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National Infertility Awareness Week Highlight: Shiraine and Barrett McLeod’s IVF Journey and the Quest to Challenge Stigma

Bintou Diarra | Editorial Lead | MS1: Alpert Medical School of Brown University | April 28, 2024

In 2021, Shiraine McLeod and Barrett McLeod decided to pursue having a baby. The two had been trying for four months, and each attempt was unsuccessful. While Shiraine consciously processed that four months fell below the threshold for infertility, she sensed that something was wrong. She and her husband had stopped using condoms years prior, and despite the lack of intentionality, Shiraine knew that the absence of an unintended pregnancy, when coupled with their recent experiences, was concerning for infertility.

The McLeods were certainly not alone in this experience. In a world where the narrative of conception is often shrouded in the imagery of joy and expectation, the reality of infertility remains unspoken, yet profoundly felt. In the United States, approximately one in eight couples struggle with infertility, which represents 6.7 million people each year. While these statistics paint a dismal picture, a few promising realities about the interplay between technology and family planning can provide hope to those looking to grow their families. In 85 to 90% of cases, infertility is treatable with conventional medical therapies, such as medication or surgery.

While the reality of infertility can breed feelings of demoralization, Shiraine was determined to explore every option. Leaning into her sense that something was the matter, she did some research and started learning about in vitro fertilization, or IVF. IVF is a fertility treatment that involves the retrieval of eggs from a birthing person’s ovaries, and subsequent fertilization in a laboratory setting. From there, Shiraine and Barrett would seek consultation through clinics. “I did some further research into clinics near us and found Illume Fertility. After meeting with Dr. Cynthia Murdock, we were approved for fertility testing.” It was then that Shiraine learned of her diagnosis—they had struggled to get pregnant because her fallopian tubes were damaged. “After our test results came back, Dr. Murdock spoke with us and let us know that our best chance at pregnancy would be through in vitro fertilization, or IVF.”

Navigating infertility is a challenge in and of itself, and societal and cultural stigma surrounding the topic is certainly among its concomitants. “Stigma was always a factor in my fertility journey,” said Shiraine. “I shared my experience with no one in the beginning. My husband was my only support throughout the process.” As an African American woman of Caribbean descent, Shiraine was clear on the fact of her sharing being inconsistent with cultural norms. “There was this unspoken rule in my family, and I’m sure in many other families, that you just did not discuss such things, because having a diagnosis of “infertile” brands you as “worthless” and would essentially embarrass the family.”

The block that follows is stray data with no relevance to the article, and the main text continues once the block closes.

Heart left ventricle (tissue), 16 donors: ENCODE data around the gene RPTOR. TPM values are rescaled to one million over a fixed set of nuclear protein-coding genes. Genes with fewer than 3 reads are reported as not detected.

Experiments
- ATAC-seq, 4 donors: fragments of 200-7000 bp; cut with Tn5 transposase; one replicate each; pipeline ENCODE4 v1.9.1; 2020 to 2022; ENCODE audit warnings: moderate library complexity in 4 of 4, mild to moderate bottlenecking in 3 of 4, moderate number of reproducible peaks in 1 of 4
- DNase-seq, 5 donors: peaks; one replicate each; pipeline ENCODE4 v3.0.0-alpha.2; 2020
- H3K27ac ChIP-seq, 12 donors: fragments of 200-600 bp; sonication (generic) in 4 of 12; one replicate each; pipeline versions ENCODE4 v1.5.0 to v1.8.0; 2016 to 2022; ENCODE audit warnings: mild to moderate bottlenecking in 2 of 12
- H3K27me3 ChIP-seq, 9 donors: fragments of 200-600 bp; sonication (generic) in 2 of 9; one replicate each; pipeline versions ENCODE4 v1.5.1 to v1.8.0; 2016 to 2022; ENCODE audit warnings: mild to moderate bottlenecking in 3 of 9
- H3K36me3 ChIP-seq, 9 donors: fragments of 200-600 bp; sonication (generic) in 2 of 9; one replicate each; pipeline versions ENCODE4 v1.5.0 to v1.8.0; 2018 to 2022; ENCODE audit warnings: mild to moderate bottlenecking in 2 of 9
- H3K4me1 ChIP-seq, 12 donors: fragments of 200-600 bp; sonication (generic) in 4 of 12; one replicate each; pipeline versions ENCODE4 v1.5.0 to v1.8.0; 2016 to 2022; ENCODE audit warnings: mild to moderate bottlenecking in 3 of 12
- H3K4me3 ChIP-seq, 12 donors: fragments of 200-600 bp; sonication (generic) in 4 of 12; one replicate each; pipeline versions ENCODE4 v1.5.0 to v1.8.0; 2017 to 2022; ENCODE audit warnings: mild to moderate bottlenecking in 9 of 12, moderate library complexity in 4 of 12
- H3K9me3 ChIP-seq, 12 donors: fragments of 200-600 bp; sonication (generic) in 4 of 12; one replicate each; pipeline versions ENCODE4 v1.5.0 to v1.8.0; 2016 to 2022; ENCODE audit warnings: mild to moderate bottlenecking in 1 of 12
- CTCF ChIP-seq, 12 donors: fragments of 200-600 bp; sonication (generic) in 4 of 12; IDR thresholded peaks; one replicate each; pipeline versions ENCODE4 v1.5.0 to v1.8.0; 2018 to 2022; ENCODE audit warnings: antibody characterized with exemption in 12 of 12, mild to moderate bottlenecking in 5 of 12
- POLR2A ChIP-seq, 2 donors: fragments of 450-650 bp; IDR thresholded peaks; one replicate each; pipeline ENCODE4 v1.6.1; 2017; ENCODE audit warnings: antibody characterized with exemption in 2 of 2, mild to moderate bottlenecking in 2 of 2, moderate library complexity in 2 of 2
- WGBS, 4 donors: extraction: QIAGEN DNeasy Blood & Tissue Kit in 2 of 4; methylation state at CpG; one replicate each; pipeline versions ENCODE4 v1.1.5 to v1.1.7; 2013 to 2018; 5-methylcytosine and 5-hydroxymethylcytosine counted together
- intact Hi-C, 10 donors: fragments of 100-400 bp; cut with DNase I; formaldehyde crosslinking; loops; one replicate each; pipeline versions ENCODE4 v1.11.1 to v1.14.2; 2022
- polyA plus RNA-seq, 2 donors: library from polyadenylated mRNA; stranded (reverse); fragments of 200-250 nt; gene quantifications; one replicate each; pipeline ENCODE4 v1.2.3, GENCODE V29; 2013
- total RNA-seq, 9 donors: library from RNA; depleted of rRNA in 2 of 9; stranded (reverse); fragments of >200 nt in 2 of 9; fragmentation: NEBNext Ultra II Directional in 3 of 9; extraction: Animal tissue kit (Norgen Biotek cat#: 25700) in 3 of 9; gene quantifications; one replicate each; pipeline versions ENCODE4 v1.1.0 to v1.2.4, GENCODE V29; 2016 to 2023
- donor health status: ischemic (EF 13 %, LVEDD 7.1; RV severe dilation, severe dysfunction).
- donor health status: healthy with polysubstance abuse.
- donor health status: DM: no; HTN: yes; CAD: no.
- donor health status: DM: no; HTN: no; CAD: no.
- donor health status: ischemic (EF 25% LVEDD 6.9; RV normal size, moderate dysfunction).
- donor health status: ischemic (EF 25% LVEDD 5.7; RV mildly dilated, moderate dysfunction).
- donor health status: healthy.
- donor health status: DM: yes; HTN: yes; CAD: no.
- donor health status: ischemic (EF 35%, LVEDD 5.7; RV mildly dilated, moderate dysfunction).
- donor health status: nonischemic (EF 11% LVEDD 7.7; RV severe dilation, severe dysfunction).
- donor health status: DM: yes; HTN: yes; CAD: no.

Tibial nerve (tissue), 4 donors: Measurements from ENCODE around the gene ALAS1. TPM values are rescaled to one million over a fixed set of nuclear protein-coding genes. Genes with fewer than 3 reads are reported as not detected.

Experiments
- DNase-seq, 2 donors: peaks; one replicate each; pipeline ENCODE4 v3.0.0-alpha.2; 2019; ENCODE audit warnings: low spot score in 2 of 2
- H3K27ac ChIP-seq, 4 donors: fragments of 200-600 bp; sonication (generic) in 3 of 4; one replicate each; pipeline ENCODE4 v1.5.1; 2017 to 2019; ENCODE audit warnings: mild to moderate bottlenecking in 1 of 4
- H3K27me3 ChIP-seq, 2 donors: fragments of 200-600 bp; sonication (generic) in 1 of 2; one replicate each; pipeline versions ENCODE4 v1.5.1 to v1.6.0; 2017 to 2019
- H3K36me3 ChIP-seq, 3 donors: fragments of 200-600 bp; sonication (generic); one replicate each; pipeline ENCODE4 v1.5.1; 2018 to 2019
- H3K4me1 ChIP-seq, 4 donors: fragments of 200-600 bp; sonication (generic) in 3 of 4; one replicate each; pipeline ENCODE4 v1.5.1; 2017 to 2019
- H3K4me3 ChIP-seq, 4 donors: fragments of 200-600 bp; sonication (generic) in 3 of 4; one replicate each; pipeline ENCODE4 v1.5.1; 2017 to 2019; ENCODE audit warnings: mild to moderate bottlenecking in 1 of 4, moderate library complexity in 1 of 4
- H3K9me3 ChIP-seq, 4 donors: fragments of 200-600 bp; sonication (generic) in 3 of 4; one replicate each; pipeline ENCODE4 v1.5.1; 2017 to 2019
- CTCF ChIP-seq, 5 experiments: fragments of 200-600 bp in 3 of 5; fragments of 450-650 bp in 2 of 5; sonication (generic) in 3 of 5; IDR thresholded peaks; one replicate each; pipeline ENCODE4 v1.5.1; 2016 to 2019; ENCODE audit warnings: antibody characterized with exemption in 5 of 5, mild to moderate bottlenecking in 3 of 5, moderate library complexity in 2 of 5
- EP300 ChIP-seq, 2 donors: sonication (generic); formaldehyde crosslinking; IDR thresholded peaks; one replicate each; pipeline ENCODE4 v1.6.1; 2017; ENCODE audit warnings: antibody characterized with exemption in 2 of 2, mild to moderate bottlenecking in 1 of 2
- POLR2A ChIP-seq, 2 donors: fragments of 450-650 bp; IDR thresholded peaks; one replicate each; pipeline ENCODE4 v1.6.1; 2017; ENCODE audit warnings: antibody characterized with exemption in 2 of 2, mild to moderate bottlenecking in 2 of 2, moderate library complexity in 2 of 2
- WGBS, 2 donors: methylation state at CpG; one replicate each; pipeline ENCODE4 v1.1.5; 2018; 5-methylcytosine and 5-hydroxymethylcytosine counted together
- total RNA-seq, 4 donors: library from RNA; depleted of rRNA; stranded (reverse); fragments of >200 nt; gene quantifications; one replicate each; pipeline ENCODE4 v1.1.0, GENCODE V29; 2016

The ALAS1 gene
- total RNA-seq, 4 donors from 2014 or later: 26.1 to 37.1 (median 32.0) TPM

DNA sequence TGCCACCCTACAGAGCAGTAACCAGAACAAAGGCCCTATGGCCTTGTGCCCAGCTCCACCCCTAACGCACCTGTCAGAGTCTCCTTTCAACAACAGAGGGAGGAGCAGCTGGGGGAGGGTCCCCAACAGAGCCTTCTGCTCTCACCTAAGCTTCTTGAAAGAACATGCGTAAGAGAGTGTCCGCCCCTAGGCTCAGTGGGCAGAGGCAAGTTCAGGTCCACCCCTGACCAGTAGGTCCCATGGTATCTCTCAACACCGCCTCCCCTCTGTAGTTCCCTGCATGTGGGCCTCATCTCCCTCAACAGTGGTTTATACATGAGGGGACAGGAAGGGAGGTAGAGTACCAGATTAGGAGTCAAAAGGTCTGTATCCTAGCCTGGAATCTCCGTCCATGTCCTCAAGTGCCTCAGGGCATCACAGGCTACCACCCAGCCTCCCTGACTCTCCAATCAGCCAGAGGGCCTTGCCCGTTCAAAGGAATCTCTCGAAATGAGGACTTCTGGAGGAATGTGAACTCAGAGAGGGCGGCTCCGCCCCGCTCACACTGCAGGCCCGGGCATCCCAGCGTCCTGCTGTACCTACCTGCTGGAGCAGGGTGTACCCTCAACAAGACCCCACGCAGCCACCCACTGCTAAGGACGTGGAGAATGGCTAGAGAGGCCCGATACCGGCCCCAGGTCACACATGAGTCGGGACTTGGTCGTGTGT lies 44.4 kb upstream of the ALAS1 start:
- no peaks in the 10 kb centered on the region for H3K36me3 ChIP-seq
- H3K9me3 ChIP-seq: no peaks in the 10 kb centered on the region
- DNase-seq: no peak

While staying silent was the path of least resistance for Shiraine and Barrett, the birth of their son Lejend was galvanizing. From there, Shiraine found herself leaning into the compulsion to share her story, even if it meant meddling with set norms. They were aware that the prospect of them sharing would not necessarily sit well with some, but decided that sharing their experience was something that they needed to do, to honor both their unique paths to pregnancy and childbirth, and their son. 

Shiraine and Barrett’s parents discouraged them from sharing out of fear that they were unveiling what was meant to be a private journey, and yet, they’d learn that the basis of their parents’ concerns further underscored the necessity of speaking out. “So many women responded, thanking me for sharing my story, because it showed them that infertility is nothing to be embarrassed about or kept secret. My journey and subsequent success inspired women to continue on their own journeys and that made me feel amazing.”

Shiraine and Barrett represent one of many families that stood to benefit from the use of reproductive technology, and Shiraine understands the significance of heightening the accessibility to others. One of the barriers to this valuable resource is cost—a barrier that was virtually non-existent for the two. Shiraine’s medical insurance was able to cover all of her fertility treatments, and the Connecticut State Infertility Mandate was also an option, rendering IVF a possibility.

When couples embark on the journey of IVF, they are often coming to the path with a number of uncertainties and fears. Shiraine, Barrett, and baby Lejend’s journey are a reminder that even amongst the challenges and complexities, stories of triumph emerge. These stories are not only displays of the possibilities that exist for couples struggling with infertility, but also vessels for potential when it comes to destigmatizing the experience. 

And much like with other pregnancy and birthing journeys, this is a story about the beauty of the village. “My husband made me feel very supported while we were pursuing IVF and throughout my pregnancy, but I also have to thank the team at Illume Fertility. Their support played a vital role in my journey, especially when I had a low moment and minor ‘panic attack’. If they read this, they will know exactly what moment I’m talking about. Without their teamwork and quick thinking, we probably wouldn’t have had our son when we did and I will forever be grateful to them.”

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